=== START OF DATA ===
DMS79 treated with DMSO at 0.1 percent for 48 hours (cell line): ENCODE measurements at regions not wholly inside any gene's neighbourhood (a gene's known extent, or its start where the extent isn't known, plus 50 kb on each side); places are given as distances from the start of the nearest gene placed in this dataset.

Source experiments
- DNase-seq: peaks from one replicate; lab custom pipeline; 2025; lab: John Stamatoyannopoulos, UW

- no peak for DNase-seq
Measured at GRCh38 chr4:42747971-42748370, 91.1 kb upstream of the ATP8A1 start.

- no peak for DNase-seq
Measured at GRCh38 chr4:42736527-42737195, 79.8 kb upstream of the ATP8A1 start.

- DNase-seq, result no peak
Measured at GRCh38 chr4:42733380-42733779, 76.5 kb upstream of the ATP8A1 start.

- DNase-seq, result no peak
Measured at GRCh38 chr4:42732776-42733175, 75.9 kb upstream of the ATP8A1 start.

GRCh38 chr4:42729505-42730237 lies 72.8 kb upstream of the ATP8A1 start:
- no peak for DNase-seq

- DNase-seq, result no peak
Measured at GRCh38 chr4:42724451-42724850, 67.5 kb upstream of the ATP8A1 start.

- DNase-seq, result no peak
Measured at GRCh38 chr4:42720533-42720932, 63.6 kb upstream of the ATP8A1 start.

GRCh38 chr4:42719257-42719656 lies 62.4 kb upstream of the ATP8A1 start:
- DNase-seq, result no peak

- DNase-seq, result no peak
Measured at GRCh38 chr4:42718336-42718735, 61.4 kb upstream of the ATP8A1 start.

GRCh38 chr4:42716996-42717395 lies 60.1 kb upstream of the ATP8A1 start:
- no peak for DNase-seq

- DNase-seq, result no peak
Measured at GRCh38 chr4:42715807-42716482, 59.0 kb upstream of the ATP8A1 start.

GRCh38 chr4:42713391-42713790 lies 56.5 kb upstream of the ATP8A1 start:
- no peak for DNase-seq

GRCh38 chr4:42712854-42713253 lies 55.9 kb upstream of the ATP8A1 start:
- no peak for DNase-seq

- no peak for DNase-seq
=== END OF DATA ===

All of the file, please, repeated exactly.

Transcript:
DMS79 treated with DMSO at 0.1 percent for 48 hours (cell line): ENCODE measurements at regions not wholly inside any gene's neighbourhood (a gene's known extent, or its start where the extent isn't known, plus 50 kb on each side); places are given as distances from the start of the nearest gene placed in this dataset.

Source experiments
- DNase-seq: peaks from one replicate; lab custom pipeline; 2025; lab: John Stamatoyannopoulos, UW

- no peak for DNase-seq
Measured at GRCh38 chr4:42747971-42748370, 91.1 kb upstream of the ATP8A1 start.

- no peak for DNase-seq
Measured at GRCh38 chr4:42736527-42737195, 79.8 kb upstream of the ATP8A1 start.

- DNase-seq, result no peak
Measured at GRCh38 chr4:42733380-42733779, 76.5 kb upstream of the ATP8A1 start.

- DNase-seq, result no peak
Measured at GRCh38 chr4:42732776-42733175, 75.9 kb upstream of the ATP8A1 start.

GRCh38 chr4:42729505-42730237 lies 72.8 kb upstream of the ATP8A1 start:
- no peak for DNase-seq

- DNase-seq, result no peak
Measured at GRCh38 chr4:42724451-42724850, 67.5 kb upstream of the ATP8A1 start.

- DNase-seq, result no peak
Measured at GRCh38 chr4:42720533-42720932, 63.6 kb upstream of the ATP8A1 start.

GRCh38 chr4:42719257-42719656 lies 62.4 kb upstream of the ATP8A1 start:
- DNase-seq, result no peak

- DNase-seq, result no peak
Measured at GRCh38 chr4:42718336-42718735, 61.4 kb upstream of the ATP8A1 start.

GRCh38 chr4:42716996-42717395 lies 60.1 kb upstream of the ATP8A1 start:
- no peak for DNase-seq

- DNase-seq, result no peak
Measured at GRCh38 chr4:42715807-42716482, 59.0 kb upstream of the ATP8A1 start.

GRCh38 chr4:42713391-42713790 lies 56.5 kb upstream of the ATP8A1 start:
- no peak for DNase-seq

GRCh38 chr4:42712854-42713253 lies 55.9 kb upstream of the ATP8A1 start:
- no peak for DNase-seq

- no peak for DNase-seq